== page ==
High rents in San Francisco have been the topic of national news for some time now. However, the problem does not magically end at the Bay Bridge. The cost of renting in the Bay Area is rising, including in Alameda where disputes over rent hikes led to violent protests late last week. While we respect the right of people to protest peacefully, we are never in favor of violence and believe that disputes between landlords and tenants can and should be resolved in a peaceful manner. As an San Francisco/Oakland tenants’ law firm, we use the law to fight for renters in Alameda, Oakland, San Francisco, Santa Rosa, and throughout Northern California.
Protests in Alameda During Meeting on Rising Rents
On Thursday, according to the Oakland Tribune, crowds descended on Alameda’s City Hall, spilling out of Council Chambers into the hallway and lobby. For a period, the meeting was put on hold because of the loud, chanting crowds. Some protesters suggested that only landlords were being heard before the Council because they’d arrived early to claim all the seats in the chambers. Two protesters were arrested, including one who seriously injured a municipal employee.
At the heart of the dispute are complaints that landlords have issued double-digit rent increases. According to The Tribune the Council heard results of a study showing that renter income has not kept up with rising rents. Specifically, the study found Alameda renters’ median household income rose 29% from 2000 to 2013 while rents jumped a staggering 54% and homeowners’ income rose 52%.
Ultimately, the seven-hour hearing resulted in a 65-day moratorium preventing rent increases in excess of eight percent (including other increases imposed in the previous 12 months) for multifamily properties built before 1995. This was a compromise between those who wanted all rent increases halted and those concerned about penalizing ethical landlords. Some landlords pointed to San Francisco as evidence that rent control doesn’t work while tenants said restricting increases will protect renters at the mercy of predatory landlords. There is a pending recommendation for a special process that landlords could use for rent increases over eight percent. To the extent permissible by state law, the council also halted no-cause evictions for the same period.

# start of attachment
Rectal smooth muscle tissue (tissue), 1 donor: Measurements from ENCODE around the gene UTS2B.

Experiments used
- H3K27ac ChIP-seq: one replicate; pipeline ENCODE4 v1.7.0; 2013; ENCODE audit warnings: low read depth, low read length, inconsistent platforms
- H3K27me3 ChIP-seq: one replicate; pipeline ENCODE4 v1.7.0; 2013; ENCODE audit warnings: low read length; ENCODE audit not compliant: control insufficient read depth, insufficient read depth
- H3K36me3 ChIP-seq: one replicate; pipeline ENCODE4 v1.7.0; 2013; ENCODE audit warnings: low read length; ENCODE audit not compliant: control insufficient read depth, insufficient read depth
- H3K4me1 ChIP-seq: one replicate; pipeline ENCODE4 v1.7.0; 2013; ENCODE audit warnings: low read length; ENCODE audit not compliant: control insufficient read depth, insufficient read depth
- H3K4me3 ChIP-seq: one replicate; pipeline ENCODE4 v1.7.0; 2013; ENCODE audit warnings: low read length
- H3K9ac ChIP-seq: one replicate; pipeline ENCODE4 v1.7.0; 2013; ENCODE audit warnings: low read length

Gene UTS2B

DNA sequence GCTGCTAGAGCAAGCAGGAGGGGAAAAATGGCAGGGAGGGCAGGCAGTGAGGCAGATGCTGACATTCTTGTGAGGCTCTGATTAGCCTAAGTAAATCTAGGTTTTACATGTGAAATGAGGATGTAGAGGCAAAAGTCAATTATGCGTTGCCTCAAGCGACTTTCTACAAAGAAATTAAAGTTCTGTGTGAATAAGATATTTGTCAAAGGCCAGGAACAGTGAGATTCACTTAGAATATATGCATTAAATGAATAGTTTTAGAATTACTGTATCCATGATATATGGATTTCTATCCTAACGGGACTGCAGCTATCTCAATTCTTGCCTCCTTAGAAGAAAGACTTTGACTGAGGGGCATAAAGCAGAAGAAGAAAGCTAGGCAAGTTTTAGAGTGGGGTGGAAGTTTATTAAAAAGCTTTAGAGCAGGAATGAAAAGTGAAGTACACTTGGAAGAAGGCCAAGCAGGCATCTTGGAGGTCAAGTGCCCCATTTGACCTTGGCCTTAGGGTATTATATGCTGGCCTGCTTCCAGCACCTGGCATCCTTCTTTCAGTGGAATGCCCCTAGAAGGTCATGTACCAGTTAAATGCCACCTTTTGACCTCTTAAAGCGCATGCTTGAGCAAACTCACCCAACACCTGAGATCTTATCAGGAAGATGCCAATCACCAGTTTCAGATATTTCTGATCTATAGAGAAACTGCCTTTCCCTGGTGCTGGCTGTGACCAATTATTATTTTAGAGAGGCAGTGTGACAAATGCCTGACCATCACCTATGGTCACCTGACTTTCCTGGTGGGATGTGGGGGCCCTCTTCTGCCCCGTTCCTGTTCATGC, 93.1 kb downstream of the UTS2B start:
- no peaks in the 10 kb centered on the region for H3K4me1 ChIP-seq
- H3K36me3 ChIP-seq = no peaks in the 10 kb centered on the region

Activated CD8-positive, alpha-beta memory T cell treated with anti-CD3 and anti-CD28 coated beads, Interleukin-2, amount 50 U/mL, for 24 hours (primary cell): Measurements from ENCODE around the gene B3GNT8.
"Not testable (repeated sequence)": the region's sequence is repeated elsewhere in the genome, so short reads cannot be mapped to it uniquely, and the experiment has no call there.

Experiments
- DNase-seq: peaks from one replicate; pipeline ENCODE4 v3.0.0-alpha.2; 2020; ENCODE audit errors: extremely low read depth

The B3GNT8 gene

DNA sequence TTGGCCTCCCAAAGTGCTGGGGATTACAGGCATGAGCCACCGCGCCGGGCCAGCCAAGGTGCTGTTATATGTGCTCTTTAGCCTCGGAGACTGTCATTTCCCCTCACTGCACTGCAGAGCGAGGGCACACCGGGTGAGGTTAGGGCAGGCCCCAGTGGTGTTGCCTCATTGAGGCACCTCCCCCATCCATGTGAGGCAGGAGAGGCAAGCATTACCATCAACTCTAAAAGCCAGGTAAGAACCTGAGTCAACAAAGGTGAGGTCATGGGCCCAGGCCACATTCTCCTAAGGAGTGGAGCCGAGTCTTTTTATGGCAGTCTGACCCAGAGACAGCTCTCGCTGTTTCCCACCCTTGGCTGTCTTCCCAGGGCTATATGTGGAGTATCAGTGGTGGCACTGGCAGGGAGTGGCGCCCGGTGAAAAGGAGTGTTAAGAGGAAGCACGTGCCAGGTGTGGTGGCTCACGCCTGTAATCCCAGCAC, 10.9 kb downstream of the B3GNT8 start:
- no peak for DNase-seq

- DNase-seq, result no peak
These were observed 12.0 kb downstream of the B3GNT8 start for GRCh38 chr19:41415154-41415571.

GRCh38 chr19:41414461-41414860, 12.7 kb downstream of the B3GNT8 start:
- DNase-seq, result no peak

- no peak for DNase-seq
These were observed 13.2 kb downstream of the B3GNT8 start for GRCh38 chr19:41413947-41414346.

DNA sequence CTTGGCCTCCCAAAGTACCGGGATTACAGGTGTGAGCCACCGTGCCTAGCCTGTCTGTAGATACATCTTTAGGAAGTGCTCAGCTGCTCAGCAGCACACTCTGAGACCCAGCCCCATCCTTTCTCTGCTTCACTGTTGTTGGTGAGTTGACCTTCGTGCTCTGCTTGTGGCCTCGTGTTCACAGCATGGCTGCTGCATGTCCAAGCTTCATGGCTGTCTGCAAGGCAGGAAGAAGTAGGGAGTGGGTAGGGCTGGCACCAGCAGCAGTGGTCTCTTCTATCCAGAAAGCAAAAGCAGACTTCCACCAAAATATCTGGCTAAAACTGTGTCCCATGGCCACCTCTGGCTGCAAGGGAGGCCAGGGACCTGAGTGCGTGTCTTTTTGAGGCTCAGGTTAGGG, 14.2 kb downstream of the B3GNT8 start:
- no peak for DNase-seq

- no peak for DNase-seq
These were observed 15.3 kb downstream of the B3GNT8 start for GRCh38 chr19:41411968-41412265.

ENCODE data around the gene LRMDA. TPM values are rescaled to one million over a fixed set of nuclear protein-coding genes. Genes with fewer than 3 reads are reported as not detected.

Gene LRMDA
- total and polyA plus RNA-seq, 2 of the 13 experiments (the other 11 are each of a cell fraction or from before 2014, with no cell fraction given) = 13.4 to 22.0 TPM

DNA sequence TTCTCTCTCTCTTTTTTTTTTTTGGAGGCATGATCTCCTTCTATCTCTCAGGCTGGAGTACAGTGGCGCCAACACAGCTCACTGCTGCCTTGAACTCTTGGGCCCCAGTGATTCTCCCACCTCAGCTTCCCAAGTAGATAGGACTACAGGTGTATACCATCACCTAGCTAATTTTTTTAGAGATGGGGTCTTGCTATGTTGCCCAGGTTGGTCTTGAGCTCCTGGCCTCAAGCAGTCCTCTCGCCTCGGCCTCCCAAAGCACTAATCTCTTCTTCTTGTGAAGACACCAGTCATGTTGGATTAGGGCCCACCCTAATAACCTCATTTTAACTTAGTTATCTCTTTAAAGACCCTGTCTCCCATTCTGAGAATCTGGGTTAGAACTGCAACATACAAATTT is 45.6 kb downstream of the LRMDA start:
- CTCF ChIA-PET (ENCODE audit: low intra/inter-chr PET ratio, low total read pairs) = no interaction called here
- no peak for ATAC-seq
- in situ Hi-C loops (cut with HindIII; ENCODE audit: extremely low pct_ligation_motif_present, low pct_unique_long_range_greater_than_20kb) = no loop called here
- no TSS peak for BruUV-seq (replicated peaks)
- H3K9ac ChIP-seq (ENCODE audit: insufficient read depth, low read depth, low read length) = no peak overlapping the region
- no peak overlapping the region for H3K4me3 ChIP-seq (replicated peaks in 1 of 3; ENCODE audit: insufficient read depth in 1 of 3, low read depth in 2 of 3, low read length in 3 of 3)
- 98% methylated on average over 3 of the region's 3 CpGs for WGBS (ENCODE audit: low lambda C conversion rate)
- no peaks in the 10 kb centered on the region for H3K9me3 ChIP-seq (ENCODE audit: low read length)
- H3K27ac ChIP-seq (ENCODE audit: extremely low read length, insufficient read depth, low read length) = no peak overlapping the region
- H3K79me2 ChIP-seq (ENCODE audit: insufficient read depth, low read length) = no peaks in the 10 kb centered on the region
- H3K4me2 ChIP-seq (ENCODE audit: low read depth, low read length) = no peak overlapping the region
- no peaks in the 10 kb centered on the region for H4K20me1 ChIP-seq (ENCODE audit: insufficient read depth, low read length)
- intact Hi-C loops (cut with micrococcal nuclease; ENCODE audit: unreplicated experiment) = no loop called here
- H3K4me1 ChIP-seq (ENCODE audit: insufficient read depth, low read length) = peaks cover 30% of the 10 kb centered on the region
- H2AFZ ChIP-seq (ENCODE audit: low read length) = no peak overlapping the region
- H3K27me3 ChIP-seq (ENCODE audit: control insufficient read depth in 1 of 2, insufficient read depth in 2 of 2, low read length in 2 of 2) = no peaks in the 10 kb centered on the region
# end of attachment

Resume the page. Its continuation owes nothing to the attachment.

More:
California Renter Protection Laws
As a Northern California renters’ lawyer, Attorney Gregory Brod is committed to ensuring tenants are treated fairly and in accordance with the law. In some areas, rent control regulations do limit rent increases but typically these only apply to certain properties (e.g., in addition to other limitations, San Francisco’s rent control ordinance applies only to units built before 1979). However, there are numerous laws that cover all California renters and provide protection against a range of abusive tactics. These include:
- The Implied Warranty of Habitability — See California Code 1941.1 for some details;
- Health & Safety Code protections – For example, landlords must make certain disclosures if they know there has been a mold problem on the premises;
- Protections against unfair evictions – See the Evictions page provided by the California Courts for some details;
- Contract-based protections – Having a written rental agreement is very important and it may contain protections you don’t even know you have (see LawInfo’s resource page for suggestions on what to include in every rental contract).
These are just some examples of statewide tenant protection provisions. Other protections exist, including many detailed in California Tenants: A Guide to Residential Tenants´ and Landlords´ Rights and Responsibilities, a another great resource produced by the Department of Consumer Affairs. Many local areas supplement the state protections with additional provisions including some specifically addressing rental costs.
The Importance of Speaking to a California Landlord/Tenant Lawyer
If you believe your landlord is treating you unfairly, we highly suggest sitting down with an experienced California tenants’ attorney like Greg Brod. Although there are situations in which tenants can legally refuse to pay rent or invoke other self-help measures, it is best to act only after a legal consultation; choosing the wrong remedy may put a tenant at risk. Do not assume that the law is on the landlords’ side and remember that a consultation is always free at The Brod Law Firm, your San Francisco Bay Area tenants’ law firm.
See Related Blog Posts:
(Image by Mark Moz)